In the preferred embodiment, although a GaAs system material is used, other materials such as an InP system material may be used. Furthermore, other waveguide structures such as a buried type waveguide may be used in place of the rib type waveguide.

Although the invention has been described with respect to specific embodiment for complete and clear disclosure, the appended claims are not to be thus limited but are to be construed as embodying all modification and alternative constructions that may occur to one skilled in the art which fairly fall within the basic teaching herein set forth.

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Referenced by
Citing PatentFiling datePublication dateApplicantTitle
US5359679 *Jun 4, 1993Oct 25, 1994Kokusai Denshin Denwa Kabushiki KaishaOptical modulator
US5363457 *Jul 15, 1993Nov 8, 1994Northern Telecom LimitedOptical phase-modulating devices and methods for their operation
US5473711 *Feb 2, 1994Dec 5, 1995Fujitsu LimitedDielectric optical waveguide device
US5598490 *Jun 2, 1995Jan 28, 1997Fujitsu LimitedDielectric optical waveguide device
US6212319Nov 12, 1998Apr 3, 2001Dassault ElectroniqueElectro-optical device, notably for optical distribution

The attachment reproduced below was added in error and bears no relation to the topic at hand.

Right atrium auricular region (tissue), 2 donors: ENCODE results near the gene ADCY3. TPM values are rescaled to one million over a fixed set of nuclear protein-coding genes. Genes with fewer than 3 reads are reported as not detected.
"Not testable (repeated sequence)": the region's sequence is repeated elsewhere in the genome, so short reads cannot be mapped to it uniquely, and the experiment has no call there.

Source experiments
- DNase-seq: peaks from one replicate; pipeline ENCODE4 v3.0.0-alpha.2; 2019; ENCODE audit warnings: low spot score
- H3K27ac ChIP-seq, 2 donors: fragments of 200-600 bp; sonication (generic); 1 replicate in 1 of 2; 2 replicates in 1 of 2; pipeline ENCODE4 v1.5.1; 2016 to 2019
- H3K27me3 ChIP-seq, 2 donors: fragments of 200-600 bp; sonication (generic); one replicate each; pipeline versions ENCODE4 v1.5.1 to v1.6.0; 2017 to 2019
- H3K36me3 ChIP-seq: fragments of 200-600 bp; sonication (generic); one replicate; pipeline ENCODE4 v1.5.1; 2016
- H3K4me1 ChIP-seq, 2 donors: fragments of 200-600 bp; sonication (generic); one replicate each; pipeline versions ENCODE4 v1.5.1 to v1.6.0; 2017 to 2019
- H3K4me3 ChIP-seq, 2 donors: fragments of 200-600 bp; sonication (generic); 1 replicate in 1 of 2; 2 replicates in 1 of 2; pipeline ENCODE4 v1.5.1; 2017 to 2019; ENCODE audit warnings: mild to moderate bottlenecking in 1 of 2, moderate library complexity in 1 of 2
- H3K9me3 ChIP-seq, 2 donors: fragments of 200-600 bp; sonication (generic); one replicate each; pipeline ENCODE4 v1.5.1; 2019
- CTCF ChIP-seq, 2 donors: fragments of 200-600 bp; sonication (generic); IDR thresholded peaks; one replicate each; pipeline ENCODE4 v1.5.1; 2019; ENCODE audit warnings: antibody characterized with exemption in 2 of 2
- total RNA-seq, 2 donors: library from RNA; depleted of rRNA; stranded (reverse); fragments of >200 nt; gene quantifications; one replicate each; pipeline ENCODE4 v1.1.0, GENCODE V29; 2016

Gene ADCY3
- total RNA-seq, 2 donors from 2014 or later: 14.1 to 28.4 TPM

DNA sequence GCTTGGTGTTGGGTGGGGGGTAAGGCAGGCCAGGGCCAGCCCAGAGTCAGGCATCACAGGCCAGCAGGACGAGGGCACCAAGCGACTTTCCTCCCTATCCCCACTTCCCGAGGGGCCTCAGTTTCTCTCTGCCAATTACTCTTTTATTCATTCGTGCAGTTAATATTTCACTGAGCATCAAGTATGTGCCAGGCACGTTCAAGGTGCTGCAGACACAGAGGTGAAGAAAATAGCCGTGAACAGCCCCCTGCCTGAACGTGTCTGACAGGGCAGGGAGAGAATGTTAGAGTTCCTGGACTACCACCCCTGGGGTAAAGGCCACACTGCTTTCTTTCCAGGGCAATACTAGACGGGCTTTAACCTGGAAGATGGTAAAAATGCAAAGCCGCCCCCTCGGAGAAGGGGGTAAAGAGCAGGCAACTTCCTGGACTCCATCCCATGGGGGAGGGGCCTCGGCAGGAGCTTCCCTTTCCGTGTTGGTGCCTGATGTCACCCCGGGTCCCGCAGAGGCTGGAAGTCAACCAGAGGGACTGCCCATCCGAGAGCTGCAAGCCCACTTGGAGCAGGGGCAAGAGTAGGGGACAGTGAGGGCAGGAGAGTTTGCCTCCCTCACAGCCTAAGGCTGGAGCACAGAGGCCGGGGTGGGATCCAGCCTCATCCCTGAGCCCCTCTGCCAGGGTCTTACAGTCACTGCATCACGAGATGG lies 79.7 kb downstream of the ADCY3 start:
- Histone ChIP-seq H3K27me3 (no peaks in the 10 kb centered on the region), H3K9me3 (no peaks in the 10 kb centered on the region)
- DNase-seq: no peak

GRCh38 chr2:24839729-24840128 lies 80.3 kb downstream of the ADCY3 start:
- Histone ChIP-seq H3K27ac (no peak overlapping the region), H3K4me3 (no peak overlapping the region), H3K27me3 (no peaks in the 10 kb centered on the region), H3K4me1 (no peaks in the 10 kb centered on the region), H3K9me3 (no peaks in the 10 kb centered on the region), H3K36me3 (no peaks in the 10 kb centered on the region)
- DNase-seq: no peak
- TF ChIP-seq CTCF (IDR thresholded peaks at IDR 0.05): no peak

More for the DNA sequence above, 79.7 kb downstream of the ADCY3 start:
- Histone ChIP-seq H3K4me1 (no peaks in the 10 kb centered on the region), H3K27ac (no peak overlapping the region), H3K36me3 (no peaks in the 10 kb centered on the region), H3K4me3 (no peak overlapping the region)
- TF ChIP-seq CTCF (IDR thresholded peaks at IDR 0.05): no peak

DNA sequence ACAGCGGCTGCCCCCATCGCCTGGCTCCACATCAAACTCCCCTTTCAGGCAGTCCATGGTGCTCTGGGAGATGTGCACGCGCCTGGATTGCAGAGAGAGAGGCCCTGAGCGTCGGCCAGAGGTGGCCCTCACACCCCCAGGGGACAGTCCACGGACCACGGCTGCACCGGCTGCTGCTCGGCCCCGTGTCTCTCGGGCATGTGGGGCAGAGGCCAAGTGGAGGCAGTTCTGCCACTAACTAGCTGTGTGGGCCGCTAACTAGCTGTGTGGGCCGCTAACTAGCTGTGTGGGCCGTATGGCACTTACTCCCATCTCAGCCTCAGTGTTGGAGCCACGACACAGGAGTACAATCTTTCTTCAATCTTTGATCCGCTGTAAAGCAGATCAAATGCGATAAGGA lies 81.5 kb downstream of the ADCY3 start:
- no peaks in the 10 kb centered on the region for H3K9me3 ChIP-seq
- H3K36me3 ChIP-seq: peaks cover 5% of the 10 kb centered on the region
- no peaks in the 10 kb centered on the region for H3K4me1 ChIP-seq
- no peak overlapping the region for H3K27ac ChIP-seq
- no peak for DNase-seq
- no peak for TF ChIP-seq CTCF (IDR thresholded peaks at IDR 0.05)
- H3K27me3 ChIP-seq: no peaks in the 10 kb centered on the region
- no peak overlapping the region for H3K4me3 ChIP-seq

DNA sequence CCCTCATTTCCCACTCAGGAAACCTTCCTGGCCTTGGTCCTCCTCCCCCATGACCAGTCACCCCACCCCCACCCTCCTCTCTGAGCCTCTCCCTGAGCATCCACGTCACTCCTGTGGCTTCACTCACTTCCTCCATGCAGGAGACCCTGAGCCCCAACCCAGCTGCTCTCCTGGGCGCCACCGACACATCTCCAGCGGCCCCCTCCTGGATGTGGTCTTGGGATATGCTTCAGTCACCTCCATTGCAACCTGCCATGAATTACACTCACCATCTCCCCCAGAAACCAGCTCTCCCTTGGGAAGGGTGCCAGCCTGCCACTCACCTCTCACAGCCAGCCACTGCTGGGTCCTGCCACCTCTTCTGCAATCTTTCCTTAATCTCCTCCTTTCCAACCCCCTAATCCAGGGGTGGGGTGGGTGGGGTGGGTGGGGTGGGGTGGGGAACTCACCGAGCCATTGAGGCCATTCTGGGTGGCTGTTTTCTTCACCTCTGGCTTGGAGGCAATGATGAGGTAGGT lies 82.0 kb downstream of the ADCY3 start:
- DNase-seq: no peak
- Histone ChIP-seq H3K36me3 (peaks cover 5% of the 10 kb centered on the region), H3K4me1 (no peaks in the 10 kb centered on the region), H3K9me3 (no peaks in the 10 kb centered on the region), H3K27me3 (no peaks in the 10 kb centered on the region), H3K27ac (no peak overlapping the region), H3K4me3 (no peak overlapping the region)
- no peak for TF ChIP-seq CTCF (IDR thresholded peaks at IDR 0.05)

EP0919848A1 *Nov 16, 1998Jun 2, 1999Dassault ElectroniqueElectro-optical device, in particular for optical distribution
Classifications
U.S. Classification385/8, 385/4, 385/11
International ClassificationG02F1/313
Cooperative ClassificationG02F2203/06, G02F1/3133
European ClassificationG02F1/313C2
Legal Events
DateCodeEventDescription
Nov 4, 2003FPAYFee payment
Year of fee payment: 12
Nov 22, 1999FPAYFee payment
Year of fee payment: 8
Sep 28, 1995FPAYFee payment
Year of fee payment: 4
Apr 26, 1990ASAssignment
Owner name: NEC CORPORATION, JAPAN
Free format text: ASSIGNMENT OF ASSIGNORS INTEREST.;ASSIGNORS:KOMATSU, KEIRO;TADA, KUNIO;NOGUCHI, HIROYASU;AND OTHERS;REEL/FRAME:005281/0473
Effective date: 19900328